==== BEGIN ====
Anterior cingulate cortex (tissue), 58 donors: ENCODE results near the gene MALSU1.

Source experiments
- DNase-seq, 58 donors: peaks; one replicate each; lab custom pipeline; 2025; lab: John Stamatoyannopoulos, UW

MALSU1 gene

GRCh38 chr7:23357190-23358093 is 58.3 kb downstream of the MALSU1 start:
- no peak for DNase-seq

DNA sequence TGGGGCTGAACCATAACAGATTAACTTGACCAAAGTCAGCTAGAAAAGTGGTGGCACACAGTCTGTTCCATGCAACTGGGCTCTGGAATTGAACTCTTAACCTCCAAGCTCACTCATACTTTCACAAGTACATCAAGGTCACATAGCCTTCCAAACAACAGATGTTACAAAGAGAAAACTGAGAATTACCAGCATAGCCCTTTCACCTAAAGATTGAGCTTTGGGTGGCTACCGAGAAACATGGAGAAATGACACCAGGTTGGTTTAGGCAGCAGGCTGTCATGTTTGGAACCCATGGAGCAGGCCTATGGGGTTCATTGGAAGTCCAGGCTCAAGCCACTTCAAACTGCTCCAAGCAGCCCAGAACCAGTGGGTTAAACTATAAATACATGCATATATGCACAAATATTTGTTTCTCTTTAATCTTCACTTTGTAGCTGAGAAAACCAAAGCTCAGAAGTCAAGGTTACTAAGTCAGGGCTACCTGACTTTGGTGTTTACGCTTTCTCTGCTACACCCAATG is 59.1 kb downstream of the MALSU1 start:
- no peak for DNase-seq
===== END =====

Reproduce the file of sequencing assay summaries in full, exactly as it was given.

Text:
Anterior cingulate cortex (tissue), 58 donors: ENCODE results near the gene MALSU1.

Source experiments
- DNase-seq, 58 donors: peaks; one replicate each; lab custom pipeline; 2025; lab: John Stamatoyannopoulos, UW

MALSU1 gene

GRCh38 chr7:23357190-23358093 is 58.3 kb downstream of the MALSU1 start:
- no peak for DNase-seq

DNA sequence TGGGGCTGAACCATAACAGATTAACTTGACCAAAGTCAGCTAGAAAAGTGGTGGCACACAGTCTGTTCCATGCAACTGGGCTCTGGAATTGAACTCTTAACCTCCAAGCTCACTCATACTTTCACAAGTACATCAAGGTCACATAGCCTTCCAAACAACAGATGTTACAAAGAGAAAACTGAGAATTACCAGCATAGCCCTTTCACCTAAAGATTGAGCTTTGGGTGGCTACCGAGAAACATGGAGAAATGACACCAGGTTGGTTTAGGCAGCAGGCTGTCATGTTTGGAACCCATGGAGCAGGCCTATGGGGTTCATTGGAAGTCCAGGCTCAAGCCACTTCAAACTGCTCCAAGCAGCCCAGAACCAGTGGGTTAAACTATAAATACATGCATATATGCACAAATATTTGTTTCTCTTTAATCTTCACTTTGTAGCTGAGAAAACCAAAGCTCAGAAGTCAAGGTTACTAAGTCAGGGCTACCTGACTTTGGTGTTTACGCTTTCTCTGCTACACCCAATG is 59.1 kb downstream of the MALSU1 start:
- no peak for DNase-seq